Although this work began with more informal scanning of future possibilities, the power of trend scanning has become evident over time. SMARTlab has begun to build formal foresighting techniques, beginning with trend identification and monitoring, into its projects. But as it builds these formal capabilities, it has also begun to offer these services as part of its knowledge transfer and collaboration with the local communities, institutions and businesses to further drive meaningful and sustainable innovation. To conclude, we can see that foresighting can help (to not only identify but) to prepare a positive response to social and technological movements. Its adoption into centres of innovation, such as SMARTlab, is a natural fit where it can be put to the service of creating strategic and design guideposts to meaningful innovation in technology and in creating a better future.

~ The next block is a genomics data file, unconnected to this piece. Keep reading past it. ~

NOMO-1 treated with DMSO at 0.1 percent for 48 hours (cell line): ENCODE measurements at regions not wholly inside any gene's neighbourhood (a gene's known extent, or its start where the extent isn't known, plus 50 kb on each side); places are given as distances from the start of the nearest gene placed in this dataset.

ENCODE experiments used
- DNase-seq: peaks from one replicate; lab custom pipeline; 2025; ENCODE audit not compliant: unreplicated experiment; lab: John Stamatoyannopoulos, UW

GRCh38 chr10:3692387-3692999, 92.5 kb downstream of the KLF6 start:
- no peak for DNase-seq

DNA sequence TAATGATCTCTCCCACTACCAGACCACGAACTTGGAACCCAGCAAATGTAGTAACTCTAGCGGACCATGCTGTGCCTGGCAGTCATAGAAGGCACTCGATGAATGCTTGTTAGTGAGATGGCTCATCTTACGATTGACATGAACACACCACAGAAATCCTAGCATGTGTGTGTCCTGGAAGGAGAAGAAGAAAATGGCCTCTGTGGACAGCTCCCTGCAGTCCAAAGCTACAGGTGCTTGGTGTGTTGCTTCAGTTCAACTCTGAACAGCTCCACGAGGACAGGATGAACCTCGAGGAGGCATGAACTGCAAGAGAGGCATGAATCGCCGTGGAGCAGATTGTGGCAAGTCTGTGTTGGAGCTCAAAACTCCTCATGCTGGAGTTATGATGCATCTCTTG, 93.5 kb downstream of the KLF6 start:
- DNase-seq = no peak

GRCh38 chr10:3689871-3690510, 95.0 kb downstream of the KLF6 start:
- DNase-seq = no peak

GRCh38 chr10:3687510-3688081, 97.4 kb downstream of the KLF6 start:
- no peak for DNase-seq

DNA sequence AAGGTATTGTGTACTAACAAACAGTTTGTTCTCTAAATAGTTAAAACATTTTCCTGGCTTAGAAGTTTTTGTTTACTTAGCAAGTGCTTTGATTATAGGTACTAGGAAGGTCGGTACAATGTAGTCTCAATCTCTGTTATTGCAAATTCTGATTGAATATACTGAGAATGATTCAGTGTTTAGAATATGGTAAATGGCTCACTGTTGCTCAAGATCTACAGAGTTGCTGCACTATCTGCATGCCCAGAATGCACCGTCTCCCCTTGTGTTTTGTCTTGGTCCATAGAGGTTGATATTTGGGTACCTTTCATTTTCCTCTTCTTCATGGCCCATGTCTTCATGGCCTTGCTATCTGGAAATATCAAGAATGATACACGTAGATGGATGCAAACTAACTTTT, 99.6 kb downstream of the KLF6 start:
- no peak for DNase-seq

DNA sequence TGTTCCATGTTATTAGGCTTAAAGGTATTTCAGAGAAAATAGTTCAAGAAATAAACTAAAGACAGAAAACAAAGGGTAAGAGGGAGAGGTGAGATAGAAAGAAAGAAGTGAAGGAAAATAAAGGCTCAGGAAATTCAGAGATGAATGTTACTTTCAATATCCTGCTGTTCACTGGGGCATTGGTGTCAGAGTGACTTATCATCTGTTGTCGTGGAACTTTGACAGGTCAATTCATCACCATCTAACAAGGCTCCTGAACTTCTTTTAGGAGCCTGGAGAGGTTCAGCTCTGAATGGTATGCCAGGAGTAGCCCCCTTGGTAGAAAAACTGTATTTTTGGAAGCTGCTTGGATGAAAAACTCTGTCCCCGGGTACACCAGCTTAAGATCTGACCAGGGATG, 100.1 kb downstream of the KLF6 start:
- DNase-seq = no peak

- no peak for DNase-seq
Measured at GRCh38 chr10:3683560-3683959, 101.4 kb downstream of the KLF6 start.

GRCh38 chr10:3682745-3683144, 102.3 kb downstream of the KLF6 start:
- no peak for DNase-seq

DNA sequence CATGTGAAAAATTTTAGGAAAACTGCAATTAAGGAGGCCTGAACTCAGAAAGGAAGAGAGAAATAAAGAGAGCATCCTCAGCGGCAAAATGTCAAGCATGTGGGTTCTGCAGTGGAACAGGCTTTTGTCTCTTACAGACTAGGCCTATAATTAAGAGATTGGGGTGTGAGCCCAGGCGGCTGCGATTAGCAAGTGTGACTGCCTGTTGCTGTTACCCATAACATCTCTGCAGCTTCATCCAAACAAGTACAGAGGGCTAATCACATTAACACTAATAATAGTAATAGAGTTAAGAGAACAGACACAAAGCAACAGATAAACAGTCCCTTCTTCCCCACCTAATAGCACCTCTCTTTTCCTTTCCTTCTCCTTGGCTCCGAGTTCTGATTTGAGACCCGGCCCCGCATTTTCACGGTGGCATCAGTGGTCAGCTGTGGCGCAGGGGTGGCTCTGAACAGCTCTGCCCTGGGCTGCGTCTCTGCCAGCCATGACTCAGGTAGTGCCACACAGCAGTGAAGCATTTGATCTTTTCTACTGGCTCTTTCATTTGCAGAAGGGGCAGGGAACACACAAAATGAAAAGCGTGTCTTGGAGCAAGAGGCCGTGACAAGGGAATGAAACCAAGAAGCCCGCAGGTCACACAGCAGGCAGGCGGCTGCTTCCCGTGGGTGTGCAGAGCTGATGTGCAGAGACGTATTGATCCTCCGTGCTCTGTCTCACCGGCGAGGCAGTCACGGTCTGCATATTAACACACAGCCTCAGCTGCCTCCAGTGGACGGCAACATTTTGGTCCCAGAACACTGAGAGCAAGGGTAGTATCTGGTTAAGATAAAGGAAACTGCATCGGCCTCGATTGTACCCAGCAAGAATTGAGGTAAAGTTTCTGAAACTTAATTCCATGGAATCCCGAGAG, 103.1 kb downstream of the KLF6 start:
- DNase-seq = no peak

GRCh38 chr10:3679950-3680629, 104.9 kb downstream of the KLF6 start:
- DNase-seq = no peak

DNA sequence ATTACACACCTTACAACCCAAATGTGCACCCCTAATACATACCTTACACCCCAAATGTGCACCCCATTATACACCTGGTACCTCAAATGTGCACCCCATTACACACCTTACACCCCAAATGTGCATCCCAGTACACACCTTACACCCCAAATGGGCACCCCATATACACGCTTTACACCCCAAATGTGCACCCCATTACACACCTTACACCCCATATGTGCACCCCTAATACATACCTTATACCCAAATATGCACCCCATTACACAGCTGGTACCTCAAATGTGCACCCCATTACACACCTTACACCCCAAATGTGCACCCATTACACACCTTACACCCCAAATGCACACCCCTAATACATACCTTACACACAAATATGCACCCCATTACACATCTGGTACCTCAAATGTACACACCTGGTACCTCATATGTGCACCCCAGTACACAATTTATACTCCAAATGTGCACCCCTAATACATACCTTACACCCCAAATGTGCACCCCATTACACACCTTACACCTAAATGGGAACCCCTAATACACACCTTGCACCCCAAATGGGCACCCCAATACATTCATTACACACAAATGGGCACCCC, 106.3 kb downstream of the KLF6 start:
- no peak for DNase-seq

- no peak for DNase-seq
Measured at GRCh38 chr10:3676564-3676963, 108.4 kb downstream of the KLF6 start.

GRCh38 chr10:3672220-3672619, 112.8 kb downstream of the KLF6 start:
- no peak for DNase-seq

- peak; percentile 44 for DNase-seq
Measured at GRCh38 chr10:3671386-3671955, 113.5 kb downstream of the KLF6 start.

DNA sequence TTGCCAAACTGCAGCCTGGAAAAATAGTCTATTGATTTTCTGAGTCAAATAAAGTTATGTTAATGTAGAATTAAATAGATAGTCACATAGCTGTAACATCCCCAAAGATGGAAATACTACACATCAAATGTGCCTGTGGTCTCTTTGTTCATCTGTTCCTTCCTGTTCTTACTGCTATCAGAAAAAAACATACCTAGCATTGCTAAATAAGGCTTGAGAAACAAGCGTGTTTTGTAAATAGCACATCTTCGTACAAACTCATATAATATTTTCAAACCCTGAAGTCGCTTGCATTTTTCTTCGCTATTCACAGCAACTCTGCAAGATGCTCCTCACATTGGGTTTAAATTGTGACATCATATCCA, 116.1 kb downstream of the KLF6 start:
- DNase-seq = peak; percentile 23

Benchmarking UK Strategic Futures Work. Report by the Henley Centre, London: retrieved September 20, 2007 from

“Developing Organizational Foresight,” Meeting Report by Social Technologies: Chicago, retrieved June 2005 from

Goodman, L. with K. Milton, eds. A Guide to Good Practice in New Media Content and Tools Creation (by and for artists in the cultural sector). Published online by HEFCE/AHDS in 2003, print edition following best practice citation for this volume published by King’s College London, Office for Humanities Communications Publications number 18, 2005.

Johnq5. (2007). “The Most Terrifying Video You’ll Ever See,” video (9min.). retrieved October 19, 2007 from

Surowiecki, J. (2005). The Wisdom of Crowds. London: Abacus.

van Notten, P. (2005). Writing on the Wall: Scenario development in times of discontinuity. Boca Raton, Florida.

van ‘t Klooster, S.A. and van Asselt, M.B.A. (2006). “Practicing the scenario-axes technique.,” Futures 38 (1) 15-30.